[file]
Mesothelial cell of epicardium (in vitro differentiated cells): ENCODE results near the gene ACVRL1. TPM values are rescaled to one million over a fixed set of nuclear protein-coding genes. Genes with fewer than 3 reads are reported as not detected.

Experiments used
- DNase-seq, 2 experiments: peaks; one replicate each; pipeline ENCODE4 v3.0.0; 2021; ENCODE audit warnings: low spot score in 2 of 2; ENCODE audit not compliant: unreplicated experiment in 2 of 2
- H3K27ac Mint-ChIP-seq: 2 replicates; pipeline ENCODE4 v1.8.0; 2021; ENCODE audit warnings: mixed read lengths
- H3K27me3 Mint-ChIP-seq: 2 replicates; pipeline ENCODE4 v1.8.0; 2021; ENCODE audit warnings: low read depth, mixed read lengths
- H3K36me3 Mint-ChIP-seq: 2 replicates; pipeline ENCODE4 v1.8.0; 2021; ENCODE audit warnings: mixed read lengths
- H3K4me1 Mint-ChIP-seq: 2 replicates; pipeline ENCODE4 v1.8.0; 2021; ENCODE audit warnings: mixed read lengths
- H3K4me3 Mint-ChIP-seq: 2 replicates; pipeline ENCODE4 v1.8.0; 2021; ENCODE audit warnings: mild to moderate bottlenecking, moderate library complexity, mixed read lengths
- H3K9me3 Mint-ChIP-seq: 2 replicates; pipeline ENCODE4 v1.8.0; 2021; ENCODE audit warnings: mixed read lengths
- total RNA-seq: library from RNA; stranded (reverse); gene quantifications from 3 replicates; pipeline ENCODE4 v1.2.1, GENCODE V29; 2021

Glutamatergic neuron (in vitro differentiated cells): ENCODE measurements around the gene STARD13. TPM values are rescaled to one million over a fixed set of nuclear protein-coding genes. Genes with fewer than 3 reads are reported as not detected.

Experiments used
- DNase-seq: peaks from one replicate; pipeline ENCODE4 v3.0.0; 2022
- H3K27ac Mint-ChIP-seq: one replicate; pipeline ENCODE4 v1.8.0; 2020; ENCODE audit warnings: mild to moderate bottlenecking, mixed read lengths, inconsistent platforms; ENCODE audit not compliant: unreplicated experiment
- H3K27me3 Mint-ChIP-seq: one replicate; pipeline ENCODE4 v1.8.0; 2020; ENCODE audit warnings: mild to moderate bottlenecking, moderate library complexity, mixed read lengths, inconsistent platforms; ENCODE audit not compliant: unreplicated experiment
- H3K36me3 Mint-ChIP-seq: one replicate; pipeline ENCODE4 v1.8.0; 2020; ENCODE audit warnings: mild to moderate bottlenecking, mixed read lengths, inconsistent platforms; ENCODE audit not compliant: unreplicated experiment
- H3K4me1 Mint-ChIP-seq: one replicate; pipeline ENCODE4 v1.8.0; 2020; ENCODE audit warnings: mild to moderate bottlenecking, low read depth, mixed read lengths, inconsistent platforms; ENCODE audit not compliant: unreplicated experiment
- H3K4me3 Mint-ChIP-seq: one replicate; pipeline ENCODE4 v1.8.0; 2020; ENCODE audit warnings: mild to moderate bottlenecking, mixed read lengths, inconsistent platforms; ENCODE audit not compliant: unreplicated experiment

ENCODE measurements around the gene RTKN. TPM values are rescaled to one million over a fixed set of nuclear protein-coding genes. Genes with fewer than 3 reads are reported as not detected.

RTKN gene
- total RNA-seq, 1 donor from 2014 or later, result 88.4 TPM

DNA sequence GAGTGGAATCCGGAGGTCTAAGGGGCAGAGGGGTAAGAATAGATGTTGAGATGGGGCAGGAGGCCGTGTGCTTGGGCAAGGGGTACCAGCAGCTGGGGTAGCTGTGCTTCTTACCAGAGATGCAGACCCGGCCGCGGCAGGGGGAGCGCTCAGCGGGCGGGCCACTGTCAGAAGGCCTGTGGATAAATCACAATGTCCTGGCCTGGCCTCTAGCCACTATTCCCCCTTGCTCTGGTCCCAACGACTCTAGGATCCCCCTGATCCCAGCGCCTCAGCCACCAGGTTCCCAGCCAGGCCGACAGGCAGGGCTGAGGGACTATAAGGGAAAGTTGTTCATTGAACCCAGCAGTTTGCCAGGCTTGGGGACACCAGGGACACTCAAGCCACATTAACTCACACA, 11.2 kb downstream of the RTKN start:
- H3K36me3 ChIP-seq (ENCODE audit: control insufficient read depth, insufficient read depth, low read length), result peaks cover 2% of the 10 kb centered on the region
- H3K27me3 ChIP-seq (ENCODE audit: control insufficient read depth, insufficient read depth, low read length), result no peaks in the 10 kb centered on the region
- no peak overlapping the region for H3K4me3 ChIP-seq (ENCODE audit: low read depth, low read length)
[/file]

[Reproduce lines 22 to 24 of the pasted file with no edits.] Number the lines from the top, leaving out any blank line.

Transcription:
DNA sequence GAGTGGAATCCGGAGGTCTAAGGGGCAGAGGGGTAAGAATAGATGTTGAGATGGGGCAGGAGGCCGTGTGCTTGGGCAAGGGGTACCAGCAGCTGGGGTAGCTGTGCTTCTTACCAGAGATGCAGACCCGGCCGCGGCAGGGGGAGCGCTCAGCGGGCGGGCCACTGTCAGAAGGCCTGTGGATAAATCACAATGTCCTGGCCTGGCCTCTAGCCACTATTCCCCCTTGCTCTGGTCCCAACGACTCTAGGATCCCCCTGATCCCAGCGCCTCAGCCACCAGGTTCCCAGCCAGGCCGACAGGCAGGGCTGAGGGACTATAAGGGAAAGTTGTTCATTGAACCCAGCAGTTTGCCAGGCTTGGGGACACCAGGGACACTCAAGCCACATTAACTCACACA, 11.2 kb downstream of the RTKN start:
- H3K36me3 ChIP-seq (ENCODE audit: control insufficient read depth, insufficient read depth, low read length), result peaks cover 2% of the 10 kb centered on the region
- H3K27me3 ChIP-seq (ENCODE audit: control insufficient read depth, insufficient read depth, low read length), result no peaks in the 10 kb centered on the region